Magna Carta, Magna Carta, Magna Carta…


It’s one of those events in history that you know is important but really can’t put your finger on it. You’ve glanced at the articles which proclaim that it was the first agreement protecting the people of England, that it influenced the American Revolution and that our government are trying to dismantle it altogether but yet you get the feeling that those authors know as much as you do. This is where I come in. After reading this you will not only know what it is but also why it pales in significance to a much more important document from the time. And yes there will be references to Robin Hood. 

First off, it means ‘Great Charter’ and was an agreement between king John (The cartoon lion from Disney’s take on Robin Hood) and his barons in 1215. 
But to get the context we are going to leap back to… 1066! When William of Normandy seized power in England he confiscated 96% of the land from the English barons and gave it to his Norman lords. In order to begin a successful dynasty he needed lords, or barons, to collect taxes, maintain order and fight in his wars. So from the outset there was a necessary balance of power between the monarch and the nobility. The monarch granted land in return for duties while the barons performed these duties within reason. 
Fast forward to 1191 when the swashbuckling King Richard the Lionheart went off on crusade to engage in battle with the honourable Saladin the Great. While away the crown of England was given to his younger brother John, an unfortunate soul who missed most if not all of the great family traits possessed by Richard. As his father tactically left him little or no property his nickname was ‘Lackland’. 
Much to the despair of the kingdom Richard died in battle in 1199 and the crown officially passed to John. In his first military campaign in France he suffered terrible losses and surrendered huge tracts of English land. In order to pay for this costly defeat he had to raise taxes for his resentful barons to collect. To make matters worse his new moniker became ‘Soft Sword’ which wasn’t solely to do with his military acumen either… 
His popularity fell further when he became entangled in disputes with the pope and the final straw for the barons came in 1214 when he lost another key battle on French soil. God appeared to be sending clear signals about the English king. 
Enough was enough and a group of rebellious barons attempted to seize London and overthrow John. They were not met with total success so both groups convened at Runnymede to thrash out an agreement. This document became known as Magna Carta and explicitly limited the rights of the monarch. It promised that no free man could be unfairly imprisoned, no unfair taxes could be levied on free men, church rights were to be protected (Clerical positions were often held by the younger brothers of the nobility) and that King John’s actions would be closely supervised by a group of 25 barons.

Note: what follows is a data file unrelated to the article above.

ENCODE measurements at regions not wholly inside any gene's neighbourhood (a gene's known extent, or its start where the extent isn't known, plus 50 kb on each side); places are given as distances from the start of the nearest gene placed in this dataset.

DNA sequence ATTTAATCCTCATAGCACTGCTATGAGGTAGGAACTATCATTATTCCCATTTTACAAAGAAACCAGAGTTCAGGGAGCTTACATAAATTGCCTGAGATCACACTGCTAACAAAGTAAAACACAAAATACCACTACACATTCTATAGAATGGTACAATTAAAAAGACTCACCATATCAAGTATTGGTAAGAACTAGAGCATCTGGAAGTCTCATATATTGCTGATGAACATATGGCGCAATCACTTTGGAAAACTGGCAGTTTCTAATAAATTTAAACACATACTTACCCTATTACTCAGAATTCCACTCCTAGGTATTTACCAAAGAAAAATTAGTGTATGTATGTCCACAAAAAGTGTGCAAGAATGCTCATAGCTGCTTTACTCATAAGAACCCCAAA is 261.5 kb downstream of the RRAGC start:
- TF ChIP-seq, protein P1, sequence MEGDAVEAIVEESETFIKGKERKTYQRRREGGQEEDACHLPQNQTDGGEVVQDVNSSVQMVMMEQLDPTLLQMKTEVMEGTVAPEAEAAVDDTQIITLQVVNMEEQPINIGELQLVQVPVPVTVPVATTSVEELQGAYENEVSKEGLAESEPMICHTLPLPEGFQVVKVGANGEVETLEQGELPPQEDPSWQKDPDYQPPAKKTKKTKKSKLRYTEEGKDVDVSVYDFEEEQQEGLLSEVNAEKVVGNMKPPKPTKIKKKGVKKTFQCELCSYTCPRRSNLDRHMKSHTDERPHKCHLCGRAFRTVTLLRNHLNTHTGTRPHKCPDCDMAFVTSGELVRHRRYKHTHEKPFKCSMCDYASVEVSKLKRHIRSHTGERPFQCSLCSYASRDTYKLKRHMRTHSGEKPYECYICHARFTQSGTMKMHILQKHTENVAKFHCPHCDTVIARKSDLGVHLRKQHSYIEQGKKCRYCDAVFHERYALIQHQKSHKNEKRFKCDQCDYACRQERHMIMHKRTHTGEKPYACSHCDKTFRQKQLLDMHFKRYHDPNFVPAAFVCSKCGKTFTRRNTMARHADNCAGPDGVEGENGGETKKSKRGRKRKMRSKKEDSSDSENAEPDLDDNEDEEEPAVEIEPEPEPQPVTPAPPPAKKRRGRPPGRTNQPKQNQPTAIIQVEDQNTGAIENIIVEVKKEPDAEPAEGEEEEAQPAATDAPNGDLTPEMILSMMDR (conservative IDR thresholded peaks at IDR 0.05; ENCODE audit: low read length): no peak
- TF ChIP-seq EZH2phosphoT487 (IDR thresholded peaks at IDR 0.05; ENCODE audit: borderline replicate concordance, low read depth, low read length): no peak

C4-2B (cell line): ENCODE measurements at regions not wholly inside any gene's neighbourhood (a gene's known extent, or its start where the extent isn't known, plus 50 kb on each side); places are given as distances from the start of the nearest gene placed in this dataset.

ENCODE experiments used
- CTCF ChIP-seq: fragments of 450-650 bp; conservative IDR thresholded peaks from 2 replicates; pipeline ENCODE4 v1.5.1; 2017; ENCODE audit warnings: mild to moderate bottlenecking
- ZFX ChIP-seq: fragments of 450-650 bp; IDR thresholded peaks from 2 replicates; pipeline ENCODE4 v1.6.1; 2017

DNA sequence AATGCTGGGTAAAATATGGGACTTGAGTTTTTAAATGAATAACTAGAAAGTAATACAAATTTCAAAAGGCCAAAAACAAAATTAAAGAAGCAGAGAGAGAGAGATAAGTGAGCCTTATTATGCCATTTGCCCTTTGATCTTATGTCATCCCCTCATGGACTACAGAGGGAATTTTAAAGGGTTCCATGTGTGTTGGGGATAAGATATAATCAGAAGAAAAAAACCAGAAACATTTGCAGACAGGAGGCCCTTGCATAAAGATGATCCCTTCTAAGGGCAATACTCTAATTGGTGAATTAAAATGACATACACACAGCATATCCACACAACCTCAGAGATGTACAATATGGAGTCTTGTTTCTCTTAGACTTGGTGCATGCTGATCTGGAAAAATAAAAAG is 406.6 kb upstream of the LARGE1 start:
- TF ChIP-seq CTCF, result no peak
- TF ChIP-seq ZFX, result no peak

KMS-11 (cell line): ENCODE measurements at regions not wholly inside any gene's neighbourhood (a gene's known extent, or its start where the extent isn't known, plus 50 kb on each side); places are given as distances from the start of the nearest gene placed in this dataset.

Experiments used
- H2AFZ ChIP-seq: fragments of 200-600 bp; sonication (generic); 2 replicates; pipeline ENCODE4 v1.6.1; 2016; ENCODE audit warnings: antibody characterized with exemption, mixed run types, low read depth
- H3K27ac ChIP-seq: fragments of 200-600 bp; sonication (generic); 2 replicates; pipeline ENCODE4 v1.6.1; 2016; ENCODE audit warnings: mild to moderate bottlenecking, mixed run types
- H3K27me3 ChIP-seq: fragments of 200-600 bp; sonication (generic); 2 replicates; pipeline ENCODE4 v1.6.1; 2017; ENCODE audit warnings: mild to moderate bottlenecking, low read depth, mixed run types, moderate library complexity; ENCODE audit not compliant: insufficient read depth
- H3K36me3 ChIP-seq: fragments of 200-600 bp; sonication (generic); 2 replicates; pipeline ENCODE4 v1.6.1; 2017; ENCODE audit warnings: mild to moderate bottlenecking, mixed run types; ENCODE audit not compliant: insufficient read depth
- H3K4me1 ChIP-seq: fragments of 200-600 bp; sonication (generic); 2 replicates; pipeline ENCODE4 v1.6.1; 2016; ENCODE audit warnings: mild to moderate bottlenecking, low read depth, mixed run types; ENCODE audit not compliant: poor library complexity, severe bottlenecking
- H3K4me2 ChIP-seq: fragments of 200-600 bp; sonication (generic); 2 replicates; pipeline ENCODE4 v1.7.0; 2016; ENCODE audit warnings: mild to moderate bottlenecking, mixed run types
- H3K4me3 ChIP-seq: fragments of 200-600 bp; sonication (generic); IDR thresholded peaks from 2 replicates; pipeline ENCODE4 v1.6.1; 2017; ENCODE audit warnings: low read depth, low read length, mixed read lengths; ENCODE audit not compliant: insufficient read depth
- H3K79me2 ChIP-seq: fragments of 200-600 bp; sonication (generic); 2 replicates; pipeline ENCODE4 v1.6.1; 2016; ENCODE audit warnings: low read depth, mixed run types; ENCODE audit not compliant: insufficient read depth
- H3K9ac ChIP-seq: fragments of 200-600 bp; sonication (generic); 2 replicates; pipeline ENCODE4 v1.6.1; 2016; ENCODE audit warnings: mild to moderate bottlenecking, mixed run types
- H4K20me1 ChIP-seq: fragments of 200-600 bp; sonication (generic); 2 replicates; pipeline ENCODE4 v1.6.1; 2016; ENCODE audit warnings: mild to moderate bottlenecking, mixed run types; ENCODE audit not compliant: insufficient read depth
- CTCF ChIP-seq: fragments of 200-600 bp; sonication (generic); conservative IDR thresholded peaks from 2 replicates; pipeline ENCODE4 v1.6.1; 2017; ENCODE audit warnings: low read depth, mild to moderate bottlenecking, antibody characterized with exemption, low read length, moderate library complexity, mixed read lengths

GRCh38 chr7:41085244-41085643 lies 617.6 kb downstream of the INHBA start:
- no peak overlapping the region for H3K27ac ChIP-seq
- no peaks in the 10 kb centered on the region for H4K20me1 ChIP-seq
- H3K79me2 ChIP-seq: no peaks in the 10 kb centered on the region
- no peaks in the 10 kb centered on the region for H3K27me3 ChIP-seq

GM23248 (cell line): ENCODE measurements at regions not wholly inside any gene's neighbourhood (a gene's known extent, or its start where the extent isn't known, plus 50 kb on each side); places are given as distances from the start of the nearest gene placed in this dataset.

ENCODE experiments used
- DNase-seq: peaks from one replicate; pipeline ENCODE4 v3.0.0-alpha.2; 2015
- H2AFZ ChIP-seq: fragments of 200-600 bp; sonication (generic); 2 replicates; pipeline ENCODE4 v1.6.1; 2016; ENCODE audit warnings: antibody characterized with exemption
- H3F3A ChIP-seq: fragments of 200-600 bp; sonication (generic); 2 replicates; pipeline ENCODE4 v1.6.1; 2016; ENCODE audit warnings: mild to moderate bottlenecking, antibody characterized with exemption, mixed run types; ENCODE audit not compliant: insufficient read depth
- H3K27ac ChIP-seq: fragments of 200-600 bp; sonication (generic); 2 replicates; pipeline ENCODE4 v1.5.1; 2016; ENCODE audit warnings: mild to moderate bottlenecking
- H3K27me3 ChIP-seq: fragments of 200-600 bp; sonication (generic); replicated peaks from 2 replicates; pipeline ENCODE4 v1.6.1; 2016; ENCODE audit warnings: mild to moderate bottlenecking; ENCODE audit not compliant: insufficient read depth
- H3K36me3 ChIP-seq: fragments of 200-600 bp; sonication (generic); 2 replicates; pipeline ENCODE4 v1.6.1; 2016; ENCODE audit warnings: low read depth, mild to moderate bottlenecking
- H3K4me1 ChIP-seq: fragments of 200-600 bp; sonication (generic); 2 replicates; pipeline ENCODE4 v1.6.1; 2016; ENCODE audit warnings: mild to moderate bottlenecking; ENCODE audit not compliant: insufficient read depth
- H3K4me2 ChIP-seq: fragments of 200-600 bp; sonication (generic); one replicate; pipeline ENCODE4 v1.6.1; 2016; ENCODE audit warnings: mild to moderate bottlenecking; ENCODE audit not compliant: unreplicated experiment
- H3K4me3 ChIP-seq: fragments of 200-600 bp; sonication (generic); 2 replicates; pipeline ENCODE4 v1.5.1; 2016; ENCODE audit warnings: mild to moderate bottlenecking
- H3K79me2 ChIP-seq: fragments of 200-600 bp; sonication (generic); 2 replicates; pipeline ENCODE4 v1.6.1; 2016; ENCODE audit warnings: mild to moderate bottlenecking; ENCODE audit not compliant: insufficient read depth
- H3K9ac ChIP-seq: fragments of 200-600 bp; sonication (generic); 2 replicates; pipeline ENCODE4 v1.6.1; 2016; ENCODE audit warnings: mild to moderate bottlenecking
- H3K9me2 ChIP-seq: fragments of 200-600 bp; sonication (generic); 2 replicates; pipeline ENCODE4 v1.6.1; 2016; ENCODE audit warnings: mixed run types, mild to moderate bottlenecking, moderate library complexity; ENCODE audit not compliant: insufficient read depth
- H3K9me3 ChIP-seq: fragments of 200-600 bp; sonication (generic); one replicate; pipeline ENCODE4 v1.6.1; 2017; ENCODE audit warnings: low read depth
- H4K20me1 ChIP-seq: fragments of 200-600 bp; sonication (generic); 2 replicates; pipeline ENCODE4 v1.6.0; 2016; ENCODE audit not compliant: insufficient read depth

This great document unquestionably outlined unprecedented political reform but two things must be noted:
1) John had no intention of abiding by it and as a result the First Barons War began within weeks. Following his death a year later the barons then sided with his son Henry who signed a diluted version of the charter. 
2) The term ‘free men’ which relates to the nobility who made up less than 10% of the population. The barons were quick to preserve the status quo of the serfs who were often not permitted to leave their town of birth or even marry without their lords permission. Make no mistake, Magna Carta protected the interests of an elite group of Anglo-French landowners and not those of lower birth. 
But before you go and spread the word of Magna Carta please allow me to pitch what I believe to be the real protector of the People – The Charter of the Forest from 1217. This document, which lasted for centuries, secured the rights of all people to use the royal forests. Because it was in forests that they found fuel, food, land for animals to graze, timber for building, medicine, clothing and much much more. This charter was unique because it guaranteed the rights of all people not just those who had the foresight to be born into a noble family. After all, in Robin Hood do he and his merry men protect the rights of the nobility to feudal tax breaks or do they fight for the right of the people of Sherwood Forest to use the ecosystem on their doorstep?

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4 Responses to Magna Carta, Magna Carta, Magna Carta…

  1. Louis says:

    Well done Mr McKeating! I’m glad I have a teacher who is so passionate about his subject. I like the references about Robin Hood too.

    Liked by 1 person

  2. Hozef Abebe says:

    Terrific work Mr McKeating! I say the Robin Hood references are smartly added, another is the true feelings of King John about the parliament at the time which is a wise note giving a variation of opinion as well as information extremely little know of about and this definitely shows why you are the best History teacher ever(+our only one)! I have never read an article with more quality and articulacy in my life.

    Liked by 1 person

  3. Scarlett says:

    This article provided much more in-depth knowledge than our booklets, Mr. McKeating. I enjoyed the Robin Hood references, too, as they were an enticing few pieces. Thank you for providing our class with the link!

    Liked by 1 person

  4. Marwan says:

    It’s nice to know that our History teacher is one of the best writers, researchers, teachers (and comedians, too). Mr McKeating, you make History lessons the best and you make historical articles a better read. You also make our assessment THAT bit easier when it comes to writing about King John. I like the part where you say ‘This is where I come in’.


    Liked by 1 person

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